There is now a proposed new Constitution on the table, which would in particular clearly separate out the powers of President, Government and Parliament. The proposal appears not to have taken on a tribal dimension, and it is supported by both President and Prime Minister. There are signs that, despite protests from the Catholic Church, this new Constitution will be accepted in a referendum in the summer; this would move the politics of Kenya in a very positive direction.

One actor who may yet play a role in the future of Kenya is the President of the United States. Obama looms large in the country; it is not hard to find restaurants where the obligate picture of President Kibaki is dwarfed by an enormous Obama poster. Obama's father is a.Luo, putting him in an interesting position with regard to the tribal aspect of Kenyan politics. His administration has so far refrained from getting too involved, restricting itself to denying visas to the most obviously corrupt Kenyan political leaders. But it is rumoured that Obama's next visit to Africa will be to Kenya; at that point, he cannot but get drawn in, with possibly very exciting consequences.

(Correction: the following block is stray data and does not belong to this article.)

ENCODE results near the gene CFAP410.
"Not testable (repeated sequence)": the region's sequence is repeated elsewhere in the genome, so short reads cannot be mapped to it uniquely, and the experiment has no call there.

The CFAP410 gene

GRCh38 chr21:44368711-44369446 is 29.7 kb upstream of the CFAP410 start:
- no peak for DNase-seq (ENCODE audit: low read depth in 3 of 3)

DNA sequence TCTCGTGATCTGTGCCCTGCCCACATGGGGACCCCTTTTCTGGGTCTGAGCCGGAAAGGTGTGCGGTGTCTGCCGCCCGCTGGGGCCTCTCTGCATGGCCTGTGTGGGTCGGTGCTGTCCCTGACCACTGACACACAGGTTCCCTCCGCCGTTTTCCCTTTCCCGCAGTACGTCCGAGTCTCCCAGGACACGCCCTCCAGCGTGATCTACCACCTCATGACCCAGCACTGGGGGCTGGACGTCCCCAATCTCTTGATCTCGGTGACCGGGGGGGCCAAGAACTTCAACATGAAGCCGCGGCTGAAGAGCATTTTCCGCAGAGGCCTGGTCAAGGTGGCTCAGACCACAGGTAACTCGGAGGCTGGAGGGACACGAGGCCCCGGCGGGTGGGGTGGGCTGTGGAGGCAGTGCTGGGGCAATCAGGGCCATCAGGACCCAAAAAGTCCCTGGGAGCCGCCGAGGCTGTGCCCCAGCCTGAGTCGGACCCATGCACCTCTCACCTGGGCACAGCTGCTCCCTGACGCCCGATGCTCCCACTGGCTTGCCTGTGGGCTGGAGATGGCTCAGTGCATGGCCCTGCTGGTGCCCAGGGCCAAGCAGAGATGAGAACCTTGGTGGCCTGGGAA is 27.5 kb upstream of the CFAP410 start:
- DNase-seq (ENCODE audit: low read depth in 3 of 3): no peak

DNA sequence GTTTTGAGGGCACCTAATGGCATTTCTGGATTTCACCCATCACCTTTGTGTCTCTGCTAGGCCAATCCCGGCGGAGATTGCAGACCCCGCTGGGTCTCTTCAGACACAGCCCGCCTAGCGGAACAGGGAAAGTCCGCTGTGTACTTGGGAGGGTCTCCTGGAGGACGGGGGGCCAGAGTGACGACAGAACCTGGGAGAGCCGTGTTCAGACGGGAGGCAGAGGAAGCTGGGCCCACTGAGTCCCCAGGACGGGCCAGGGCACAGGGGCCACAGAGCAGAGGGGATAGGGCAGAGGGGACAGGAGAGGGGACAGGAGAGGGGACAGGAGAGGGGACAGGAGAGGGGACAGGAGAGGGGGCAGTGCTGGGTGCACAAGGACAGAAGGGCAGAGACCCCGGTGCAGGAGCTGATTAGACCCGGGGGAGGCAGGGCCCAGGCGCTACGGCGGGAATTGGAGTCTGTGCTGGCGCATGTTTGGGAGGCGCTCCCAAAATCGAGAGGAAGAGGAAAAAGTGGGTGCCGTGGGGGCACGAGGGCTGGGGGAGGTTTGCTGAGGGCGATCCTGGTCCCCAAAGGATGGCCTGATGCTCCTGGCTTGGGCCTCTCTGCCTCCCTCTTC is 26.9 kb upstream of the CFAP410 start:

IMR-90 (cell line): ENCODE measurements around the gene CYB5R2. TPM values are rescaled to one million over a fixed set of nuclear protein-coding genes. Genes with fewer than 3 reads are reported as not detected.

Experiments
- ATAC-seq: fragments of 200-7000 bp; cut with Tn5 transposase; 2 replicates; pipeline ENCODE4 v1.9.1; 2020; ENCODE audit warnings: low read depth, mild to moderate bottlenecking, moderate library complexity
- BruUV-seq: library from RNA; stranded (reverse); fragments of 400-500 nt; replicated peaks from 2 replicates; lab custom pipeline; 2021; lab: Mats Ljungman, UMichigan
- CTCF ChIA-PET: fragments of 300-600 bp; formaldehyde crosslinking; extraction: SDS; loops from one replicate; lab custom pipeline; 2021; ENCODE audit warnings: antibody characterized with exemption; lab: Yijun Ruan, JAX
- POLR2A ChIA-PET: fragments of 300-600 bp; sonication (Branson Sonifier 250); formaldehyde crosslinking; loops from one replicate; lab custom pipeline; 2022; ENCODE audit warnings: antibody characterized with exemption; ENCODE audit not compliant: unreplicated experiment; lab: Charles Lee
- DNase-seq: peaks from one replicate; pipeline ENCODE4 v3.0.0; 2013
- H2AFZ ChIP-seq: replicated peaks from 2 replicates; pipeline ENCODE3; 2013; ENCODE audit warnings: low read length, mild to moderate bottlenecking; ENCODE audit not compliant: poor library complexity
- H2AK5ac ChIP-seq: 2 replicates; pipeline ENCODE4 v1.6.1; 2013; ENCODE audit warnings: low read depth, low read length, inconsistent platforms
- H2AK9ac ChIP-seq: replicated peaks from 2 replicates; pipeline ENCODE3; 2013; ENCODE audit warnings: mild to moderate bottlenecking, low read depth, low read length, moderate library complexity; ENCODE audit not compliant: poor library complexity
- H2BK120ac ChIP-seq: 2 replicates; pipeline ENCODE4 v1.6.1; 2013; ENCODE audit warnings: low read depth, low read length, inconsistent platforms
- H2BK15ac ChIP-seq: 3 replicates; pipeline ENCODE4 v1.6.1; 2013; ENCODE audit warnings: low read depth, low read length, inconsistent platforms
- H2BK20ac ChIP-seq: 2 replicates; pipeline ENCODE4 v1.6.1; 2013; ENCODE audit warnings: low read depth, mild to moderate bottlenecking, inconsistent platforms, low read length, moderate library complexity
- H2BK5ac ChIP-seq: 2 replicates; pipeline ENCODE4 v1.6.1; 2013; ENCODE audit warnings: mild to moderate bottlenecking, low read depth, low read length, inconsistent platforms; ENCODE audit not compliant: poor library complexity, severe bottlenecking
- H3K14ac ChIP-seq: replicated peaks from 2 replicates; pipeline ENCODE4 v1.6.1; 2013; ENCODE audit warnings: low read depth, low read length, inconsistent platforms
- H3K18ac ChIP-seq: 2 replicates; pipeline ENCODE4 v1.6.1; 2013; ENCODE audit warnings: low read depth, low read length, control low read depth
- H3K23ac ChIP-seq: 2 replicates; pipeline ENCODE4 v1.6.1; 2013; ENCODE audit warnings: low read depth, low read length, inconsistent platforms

Obama's first Africa appearance, his speech in Ghana in July 2009, spells out his likely approach: an emphasis on good governance, and a strengthening of institutions at the expense of individuals.

Modernization, improving human capital via education, leading to steadily improving living standards, or further descent into corruption, unaccountability and tribal violence. Whither then, Kenya?


  1. Nice post. I remember to have read sg. like 1/4th of the budget of the country is for the salary and other personal expenses of the goverment and parliament. So there's a lot to improve.

  2. I wish we had mobile payment in the UK... :-)

    Minor point: it is standard advice everywhere not to admit liability in a car accident on the scene. This same advice is given to drivers in Hungary, UK and the US. The point is a legal one, not a moral one. Liability is to be decided later, with cool heads, by professionals.